When most of us think of virtual reality, we think of sweet video games.
But those chunky headsets and all-encapsulating graphics can do more than just give players a realistic experience of, say, virtual yard work.
Now, scientists are harnessing virtual reality for research.
A whole bunch of bright minds across a range of fields in science got together in Sydney, showcasing how virtual reality is aiding research.
Researchers transformed an art gallery in Redfern, an inner suburb of Sydney, into a funhouse of science-based illusions – some high-tech, while others were a little more low-fi.
And because 9Pickle froths over optical illusions and science, we had to check it out.
We met up with Dr Vince Polito, from the Department of Cognitive Science at Macquarie University.
He told us that, in the past five years, virtual reality has become a viable tool for scientists.
“It’s really opened up this whole new set of methods and set of experiments that we can run,” he said.
“My research team is interested in is something called multi-sensory integration – which is trying to understand how our brain takes different signals from different senses and combines those senses to lead to a subjective experience.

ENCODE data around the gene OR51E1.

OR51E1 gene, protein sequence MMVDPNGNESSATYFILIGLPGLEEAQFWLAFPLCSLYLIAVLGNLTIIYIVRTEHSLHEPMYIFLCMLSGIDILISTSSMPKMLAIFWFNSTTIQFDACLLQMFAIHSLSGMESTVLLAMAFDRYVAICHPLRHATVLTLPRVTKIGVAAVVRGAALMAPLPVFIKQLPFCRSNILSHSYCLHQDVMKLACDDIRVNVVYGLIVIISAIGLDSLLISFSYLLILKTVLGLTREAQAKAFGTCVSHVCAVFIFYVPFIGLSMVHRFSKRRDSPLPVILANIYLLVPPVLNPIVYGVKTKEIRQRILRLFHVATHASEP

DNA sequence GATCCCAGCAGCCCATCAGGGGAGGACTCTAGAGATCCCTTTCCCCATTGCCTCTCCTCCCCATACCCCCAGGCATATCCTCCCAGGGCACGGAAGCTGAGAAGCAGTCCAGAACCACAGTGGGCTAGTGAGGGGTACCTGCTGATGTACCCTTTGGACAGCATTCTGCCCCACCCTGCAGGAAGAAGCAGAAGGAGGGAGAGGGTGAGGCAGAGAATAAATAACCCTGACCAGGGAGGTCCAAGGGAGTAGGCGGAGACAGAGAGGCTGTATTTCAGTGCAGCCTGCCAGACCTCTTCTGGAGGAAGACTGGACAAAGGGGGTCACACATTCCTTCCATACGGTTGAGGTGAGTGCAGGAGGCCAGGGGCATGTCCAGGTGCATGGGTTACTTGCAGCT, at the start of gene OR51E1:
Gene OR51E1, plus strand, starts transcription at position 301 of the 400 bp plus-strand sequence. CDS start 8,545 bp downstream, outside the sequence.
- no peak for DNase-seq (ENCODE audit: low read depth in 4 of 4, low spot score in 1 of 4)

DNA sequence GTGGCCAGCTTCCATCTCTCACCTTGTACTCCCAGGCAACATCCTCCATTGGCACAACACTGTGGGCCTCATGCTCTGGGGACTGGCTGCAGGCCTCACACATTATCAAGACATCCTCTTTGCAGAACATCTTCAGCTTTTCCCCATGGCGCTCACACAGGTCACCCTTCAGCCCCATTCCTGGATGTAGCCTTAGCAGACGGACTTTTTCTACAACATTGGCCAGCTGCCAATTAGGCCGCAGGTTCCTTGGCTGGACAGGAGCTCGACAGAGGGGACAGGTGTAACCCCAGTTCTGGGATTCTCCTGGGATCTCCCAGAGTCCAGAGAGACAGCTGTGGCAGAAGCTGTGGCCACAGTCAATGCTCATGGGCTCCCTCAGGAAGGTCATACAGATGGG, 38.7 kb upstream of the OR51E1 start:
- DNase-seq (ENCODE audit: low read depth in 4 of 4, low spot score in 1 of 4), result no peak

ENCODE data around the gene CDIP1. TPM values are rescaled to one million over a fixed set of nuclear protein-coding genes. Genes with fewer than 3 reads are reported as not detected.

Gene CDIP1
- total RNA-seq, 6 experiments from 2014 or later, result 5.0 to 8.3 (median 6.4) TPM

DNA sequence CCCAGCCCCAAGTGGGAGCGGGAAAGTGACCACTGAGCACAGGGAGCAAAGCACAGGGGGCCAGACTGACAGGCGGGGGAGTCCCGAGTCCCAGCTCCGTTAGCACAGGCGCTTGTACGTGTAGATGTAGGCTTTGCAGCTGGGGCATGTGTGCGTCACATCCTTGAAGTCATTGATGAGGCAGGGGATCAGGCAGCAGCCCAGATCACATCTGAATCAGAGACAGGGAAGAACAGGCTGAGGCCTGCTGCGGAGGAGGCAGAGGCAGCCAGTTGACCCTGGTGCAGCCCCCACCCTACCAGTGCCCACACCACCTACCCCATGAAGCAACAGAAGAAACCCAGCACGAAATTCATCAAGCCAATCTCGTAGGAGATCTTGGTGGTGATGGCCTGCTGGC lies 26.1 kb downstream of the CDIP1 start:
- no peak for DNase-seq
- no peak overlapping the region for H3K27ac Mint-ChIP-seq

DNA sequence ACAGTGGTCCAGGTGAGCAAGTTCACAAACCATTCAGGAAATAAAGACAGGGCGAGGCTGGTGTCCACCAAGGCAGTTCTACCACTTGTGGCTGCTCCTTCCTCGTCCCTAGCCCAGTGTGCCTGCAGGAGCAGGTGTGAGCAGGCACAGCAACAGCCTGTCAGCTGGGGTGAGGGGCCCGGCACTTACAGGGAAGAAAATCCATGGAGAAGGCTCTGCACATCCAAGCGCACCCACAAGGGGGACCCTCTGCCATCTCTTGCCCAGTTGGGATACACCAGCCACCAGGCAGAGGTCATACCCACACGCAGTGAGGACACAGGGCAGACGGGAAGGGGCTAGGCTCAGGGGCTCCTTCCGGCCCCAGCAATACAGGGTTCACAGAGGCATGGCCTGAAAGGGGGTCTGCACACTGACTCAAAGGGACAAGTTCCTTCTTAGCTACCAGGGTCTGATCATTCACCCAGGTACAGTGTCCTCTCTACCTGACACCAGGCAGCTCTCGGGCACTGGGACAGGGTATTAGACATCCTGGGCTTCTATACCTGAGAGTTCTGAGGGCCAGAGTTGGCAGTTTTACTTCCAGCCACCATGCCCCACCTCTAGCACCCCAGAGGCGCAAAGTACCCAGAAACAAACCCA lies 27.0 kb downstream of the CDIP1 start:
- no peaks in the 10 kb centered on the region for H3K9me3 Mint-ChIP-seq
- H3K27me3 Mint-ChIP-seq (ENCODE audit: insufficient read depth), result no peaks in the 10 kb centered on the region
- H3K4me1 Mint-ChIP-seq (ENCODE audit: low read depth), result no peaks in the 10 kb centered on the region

“If we start to manipulate the connection between these different sensory signals, people might have quite different subjective experiences.”
And while that could make for an exciting adventure VR game, it can be used to treat psychiatric disorders.
“It’s being used to treat paranoia to make people feel more comfortable about going out in public,” Polito explained.
“It’s also being used to treat body image issues like anorexia.
“My colleague Regine Zopf has been working on a lot of experiments to do with using virtual reality to understand how people perceive their own bodies.
“Seeing how people navigate through virtual environments give us clues about the dimensions they perceive of their own body.
“What we’ve able to do with this technology is we can create artificial environments that would be very difficult for us to do normally in a lab setting.”
By running VR experiments, such as the one above, researchers can learn more about how what we see can impact our sense of reality.
After participating in the robot arm experiment, it’s easy to understand how the mind can be tricked.
It doesn’t take long for your brain to start convincing you that what you’re seeing is the reality, even though you know that’s not the case.
And this has important applications for psychological research.
“There’s a number of mental illnesses or psychiatric conditions where people have problems with multi-sensory integration,” Polito said.
“Even someone feeling like they hear voices can be understood as an issue where there’s a disturbance of in the way that they’re integrating their thoughts and maybe their auditory signals.
“These virtual reality experiments let us know what’s happening at a basic level in the brain to combine these signals and that points us toward what might go wrong in some of these different conditions.”